The strange saga of Donald R. Manes, the once-jovial pol from Queens, was initially dismissed as a municipal melodrama of minor import.
Mayor Edward I. Koch suggested that the Queens borough president, found nearly dead and bleeding from a slit wrist and ankle 10 days ago, was suffering the disorienting effects of a crash liquid diet. Television commentators raised the possibility of an encounter with a prostitute.
Manes' friends told New York magazine that "a group of Palestinians are stalking Jewish politicians in America."
However, Manes, after telling police last week that he had been kidnaped by two mysterious assailants and hidden in the back seat of his car, said today from his hospital bed that he had tried to commit suicide.
Manes' admission came after disclosures of a bribery investigation involving one of his political proteges, although no connection has been established between his attempted suicide and the probe. This week, federal prosecutors charged Geoffrey G. Lindenauer, a deputy director of the city's parking violations bureau, with extortion. Law enforcement sources say the inquiry will widen.
U.S. Attorney Rudolph Giuliani repeatedly has refused to say whether Manes, the highest elected official in the borough of 1.9 million people, is a target of the investigation.
Giuliani said in an interview last night that "hundreds of thousands of dollars" in bribes have been paid to city officials in the last few years and that his office is investigating "hundreds of millions of dollars in city contracts."
Koch, a close ally of Manes, has moved quickly to reduce any political fallout. On Monday, he named former U.S. attorney John S. Martin to head an in-house probe of all city contracts. "Every aspect of corruption that's humanly possible to be examined will be examined," Koch said. "We want it to be exhaustive."
Koch also canceled a $22.7 million computer contract with a firm partly owned by the Bronx Democratic Chairman Stanley Friedman, a Koch ally. "Unfortunately, we are caught up in other people's scandals," Friedman said, accusing the Koch administration of "acting through the tinted glasses of hysteria" because of "the horrendous publicity."
In an editorial this week, the New York Daily News suggested that the parking probe "may be just the alligator's nose that's poking out of the sewer."
The only charge to date is against Lindenauer, 52, a former psychotherapist who entered city government with ties to the Queens Democratic organization, which has long controlled patronage in the parking violations bureau.
Lindenauer, a $71,046-a-year administrator, is accused of taking $5,000 in cash Nov. 29 from the president of Systematic Recovery Services in the men's room of a posh Japanese restaurant. The company is one of 11 that collect about $45 million a year in delinquent parking fines.
The companies keep up to 60 percent of of their collections. "These are very profitable contracts," Giuliani said. "They are worth a lot of money to the company that gets them."
Giuliani said the investigation began about six months ago as an offshoot of an undercover operation in Chicago involving the same company. Publicity about the investigation in the Chicago Tribune last month blew the secrecy of the New York inquiry, he said.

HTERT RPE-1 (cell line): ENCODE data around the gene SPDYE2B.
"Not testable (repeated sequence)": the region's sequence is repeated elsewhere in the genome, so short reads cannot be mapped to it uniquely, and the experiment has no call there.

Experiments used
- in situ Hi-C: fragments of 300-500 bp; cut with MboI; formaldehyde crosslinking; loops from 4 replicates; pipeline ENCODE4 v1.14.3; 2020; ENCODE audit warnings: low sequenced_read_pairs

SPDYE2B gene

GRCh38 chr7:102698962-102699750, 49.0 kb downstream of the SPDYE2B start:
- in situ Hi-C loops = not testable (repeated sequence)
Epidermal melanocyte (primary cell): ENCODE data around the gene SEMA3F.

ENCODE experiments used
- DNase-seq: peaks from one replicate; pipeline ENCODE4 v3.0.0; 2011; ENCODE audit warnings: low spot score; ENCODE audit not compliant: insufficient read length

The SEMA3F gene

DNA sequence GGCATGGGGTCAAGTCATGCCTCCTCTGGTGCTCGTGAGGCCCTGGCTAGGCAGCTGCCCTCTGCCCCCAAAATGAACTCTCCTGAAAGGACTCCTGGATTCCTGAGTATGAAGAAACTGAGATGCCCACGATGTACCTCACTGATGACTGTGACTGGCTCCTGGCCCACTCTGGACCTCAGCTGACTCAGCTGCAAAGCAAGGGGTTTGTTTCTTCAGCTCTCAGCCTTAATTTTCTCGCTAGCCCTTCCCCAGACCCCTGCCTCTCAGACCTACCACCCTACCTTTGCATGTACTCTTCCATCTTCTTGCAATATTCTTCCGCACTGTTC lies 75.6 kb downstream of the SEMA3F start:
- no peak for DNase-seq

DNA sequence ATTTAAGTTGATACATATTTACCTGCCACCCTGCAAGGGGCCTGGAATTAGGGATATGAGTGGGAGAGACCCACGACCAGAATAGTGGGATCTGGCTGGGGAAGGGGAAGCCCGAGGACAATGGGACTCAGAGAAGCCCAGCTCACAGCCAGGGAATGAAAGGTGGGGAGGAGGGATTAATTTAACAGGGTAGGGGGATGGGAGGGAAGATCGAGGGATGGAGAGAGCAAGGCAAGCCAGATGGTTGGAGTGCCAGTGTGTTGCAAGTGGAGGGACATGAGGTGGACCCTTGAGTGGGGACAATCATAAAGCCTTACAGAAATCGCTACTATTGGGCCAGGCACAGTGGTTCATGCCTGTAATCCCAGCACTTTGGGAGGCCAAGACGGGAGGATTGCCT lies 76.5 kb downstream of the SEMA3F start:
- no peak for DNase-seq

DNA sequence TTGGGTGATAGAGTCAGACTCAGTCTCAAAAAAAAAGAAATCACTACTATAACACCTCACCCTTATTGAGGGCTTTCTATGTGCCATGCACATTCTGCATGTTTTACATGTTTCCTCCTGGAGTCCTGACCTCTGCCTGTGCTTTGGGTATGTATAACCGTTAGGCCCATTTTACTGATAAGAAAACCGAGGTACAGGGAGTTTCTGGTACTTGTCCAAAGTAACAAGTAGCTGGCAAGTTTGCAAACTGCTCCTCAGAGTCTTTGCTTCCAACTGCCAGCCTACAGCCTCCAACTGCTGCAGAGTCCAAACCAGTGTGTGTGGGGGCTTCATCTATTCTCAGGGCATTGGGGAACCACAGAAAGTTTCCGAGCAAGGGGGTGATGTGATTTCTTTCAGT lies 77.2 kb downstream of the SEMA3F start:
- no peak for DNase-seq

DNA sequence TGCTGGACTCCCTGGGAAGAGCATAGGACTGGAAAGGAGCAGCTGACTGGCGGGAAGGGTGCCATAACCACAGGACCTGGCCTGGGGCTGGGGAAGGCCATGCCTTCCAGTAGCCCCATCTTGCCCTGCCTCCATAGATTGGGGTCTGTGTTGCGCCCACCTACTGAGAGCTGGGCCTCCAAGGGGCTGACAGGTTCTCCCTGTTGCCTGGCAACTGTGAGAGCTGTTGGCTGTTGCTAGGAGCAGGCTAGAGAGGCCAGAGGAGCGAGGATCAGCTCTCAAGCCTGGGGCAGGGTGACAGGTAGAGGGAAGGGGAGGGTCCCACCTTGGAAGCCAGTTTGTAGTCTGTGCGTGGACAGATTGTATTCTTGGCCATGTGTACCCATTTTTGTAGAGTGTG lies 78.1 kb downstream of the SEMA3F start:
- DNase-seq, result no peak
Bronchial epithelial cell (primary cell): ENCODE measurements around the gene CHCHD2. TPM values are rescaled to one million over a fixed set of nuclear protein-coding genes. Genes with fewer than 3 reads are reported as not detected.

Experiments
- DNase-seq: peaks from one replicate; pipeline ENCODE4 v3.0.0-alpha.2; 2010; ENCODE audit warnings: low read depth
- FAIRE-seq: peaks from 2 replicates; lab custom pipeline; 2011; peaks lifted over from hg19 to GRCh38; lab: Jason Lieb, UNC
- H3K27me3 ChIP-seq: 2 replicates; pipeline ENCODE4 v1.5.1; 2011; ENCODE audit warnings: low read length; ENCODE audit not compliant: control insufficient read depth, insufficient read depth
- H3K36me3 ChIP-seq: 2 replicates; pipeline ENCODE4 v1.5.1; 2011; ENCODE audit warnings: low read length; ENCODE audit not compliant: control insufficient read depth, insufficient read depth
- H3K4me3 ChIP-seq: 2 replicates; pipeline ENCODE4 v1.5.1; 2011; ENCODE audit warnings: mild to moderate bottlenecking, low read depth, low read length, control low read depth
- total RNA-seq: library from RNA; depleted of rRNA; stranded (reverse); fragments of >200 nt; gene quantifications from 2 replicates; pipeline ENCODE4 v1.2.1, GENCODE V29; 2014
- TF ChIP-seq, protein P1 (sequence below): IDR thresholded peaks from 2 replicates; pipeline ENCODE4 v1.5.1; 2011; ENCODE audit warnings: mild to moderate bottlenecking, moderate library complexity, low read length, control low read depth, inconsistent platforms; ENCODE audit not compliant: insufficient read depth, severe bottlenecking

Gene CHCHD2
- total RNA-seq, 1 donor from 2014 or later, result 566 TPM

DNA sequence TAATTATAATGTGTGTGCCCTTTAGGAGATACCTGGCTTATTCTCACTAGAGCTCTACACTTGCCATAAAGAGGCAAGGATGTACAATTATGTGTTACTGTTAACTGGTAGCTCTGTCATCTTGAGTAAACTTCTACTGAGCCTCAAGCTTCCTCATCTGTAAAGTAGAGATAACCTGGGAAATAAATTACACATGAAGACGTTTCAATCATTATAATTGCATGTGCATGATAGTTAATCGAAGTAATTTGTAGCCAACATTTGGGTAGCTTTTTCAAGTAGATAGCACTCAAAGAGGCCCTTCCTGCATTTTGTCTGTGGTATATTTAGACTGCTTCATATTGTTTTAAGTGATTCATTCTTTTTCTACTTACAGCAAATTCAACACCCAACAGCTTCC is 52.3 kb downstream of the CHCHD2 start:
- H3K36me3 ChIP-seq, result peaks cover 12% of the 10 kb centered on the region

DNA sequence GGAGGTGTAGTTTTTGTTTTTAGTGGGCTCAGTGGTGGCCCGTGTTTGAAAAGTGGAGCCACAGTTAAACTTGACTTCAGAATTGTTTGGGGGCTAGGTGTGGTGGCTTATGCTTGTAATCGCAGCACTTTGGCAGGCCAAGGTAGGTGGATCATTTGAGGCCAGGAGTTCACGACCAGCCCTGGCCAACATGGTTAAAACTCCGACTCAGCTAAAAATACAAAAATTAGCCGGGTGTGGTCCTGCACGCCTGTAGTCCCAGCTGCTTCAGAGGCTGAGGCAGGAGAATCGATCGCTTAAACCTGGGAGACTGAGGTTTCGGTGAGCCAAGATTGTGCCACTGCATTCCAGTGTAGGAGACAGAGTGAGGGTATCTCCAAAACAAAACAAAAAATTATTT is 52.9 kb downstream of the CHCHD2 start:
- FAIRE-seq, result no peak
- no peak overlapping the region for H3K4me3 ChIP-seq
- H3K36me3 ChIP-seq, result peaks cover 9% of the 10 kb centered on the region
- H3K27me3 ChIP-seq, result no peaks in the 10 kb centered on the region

Giuliani said the investigation will continue, using "traditional methods of interviewing people and analyzing public records."
When Lindenauer was arrested, Koch immediately replaced the director of the parking bureau, Lester N. Shafran. The bureau's counsel, Michael Zapantis, was placed on administrative leave.
Koch said Manes had recently recommended that Lindenauer replace Shafran, who was due to retire as parking bureau director.
An affable, hefty politician -- "Donny" to acquaintances -- Manes is known as "the king of Queens," which is the city's most middle-class borough and would be the country's fifth-largest city if it stood alone. He sits on the city's Board of Estimate, the overseer of capital projects, zoning variances and major contracts. As Queens Democratic leader, he has a powerful hand in judgeships, city patronage jobs and spots on the Democratic ticket.
Manes' predecessor and one-time patron, Matty Troy, was imprisoned for tax evasion and grand larceny in 1976 and 1980. Last month, a veteran Queens judge, Supreme Court Justice William C. Brennan, was convicted of accepting $50,000 in bribes to fix criminal trials.
Saturday night, as Manes lay in the hospital, 800 people, including former vice-presidential nominee Geraldine A. Ferraro, showed up at a $60-a-head party to celebrate his 52nd birthday. "There's a lot of hurting for Donald," Ferraro told a local reporter.
Noting that seven hours passed between the time Manes left a reception for the Israeli consul and the time he was found by police at 1:50 a.m. Jan. 10, Queens District Attorney John Santucci said at a news conference today, "He must give us an explanation of where he was, who he was with and what was the subject discussed."
Manes is not telling.
"The fact that I came to be in a state of mind permitting me to do such a terrible thing to myself is very painful for me to deal with," he said today. "I have talked of my reasons, such as they are, with my wife, my family and the psychiatrist in this hospital who is now helping me. Of course, I also had to discuss the matter fully with my attorney."